By Matthew Monks and Hannah Levitt
(Bloomberg) --Wells Fargo & Co. is considering a sale of its retirement-plan services business, according to people familiar with the matter.
The unit could fetch as much as $1 billion, said one of the people, who asked to not be identified because the matter isn’t public. The people said deliberations are at an early stage and the bank may decide to keep the business, which offers record-keeping, trust, custody and other retirement-plan services to corporations.
A representative for San Francisco-based Wells Fargo declined to comment on the potential sale.
Wells Fargo, the third-largest U.S. bank by assets, has been unloading business lines this year amid an enterprise-wide review following a string of consumer scandals. The company’s problems erupted in 2016 on the revelation that employees created as many as 3.5 million accounts on behalf of customers who didn’t want them. In February, the Federal Reserve banned Wells Fargo from growing assets past their December 2017 level until the bank rights its missteps.
Wells Fargo has agreed to sell its branches in three Midwestern states, as well as businesses including its Puerto Rico auto lender and a payroll services unit. It’s weighing a sale of real estate brokerage Eastdil Secured, a person familiar with the matter said in July.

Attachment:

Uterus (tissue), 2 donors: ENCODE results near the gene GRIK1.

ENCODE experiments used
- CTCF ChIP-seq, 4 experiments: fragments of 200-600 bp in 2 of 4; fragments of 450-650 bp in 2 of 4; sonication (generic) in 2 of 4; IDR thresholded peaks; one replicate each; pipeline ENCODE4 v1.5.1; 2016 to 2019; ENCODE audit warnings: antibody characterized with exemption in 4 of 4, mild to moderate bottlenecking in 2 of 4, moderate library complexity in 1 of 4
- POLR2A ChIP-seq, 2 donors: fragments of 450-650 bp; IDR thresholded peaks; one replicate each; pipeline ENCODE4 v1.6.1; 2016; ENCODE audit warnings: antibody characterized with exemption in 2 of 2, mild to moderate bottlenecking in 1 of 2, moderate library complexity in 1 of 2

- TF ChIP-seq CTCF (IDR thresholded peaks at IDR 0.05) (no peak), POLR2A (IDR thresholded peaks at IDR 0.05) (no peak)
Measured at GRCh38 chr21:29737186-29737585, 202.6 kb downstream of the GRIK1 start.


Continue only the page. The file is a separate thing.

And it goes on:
The retirement-plan services business is part of Wells Fargo’s wealth and investment-management division, which also includes the brokerage Wells Fargo Advisors and Abbot Downing, a wealth manager that caters to the ultra-rich.
Jonathan Weiss, who heads the bank’s wealth and investment-management arm, has been working to streamline the unit since he took over last year. He is targeting around $600 million in savings by 2020, he said at the firm’s investor day in May. In August, Weiss said he plans to hire an operations executive to review the unit’s efficiency.
To contact the reporters on this story: Matthew Monks in New York at [email protected] ;Hannah Levitt in New York at [email protected] To contact the editors responsible for this story: Elizabeth Fournier at [email protected] ;Michael J. Moore at [email protected] Dan Reichl, Rob Golum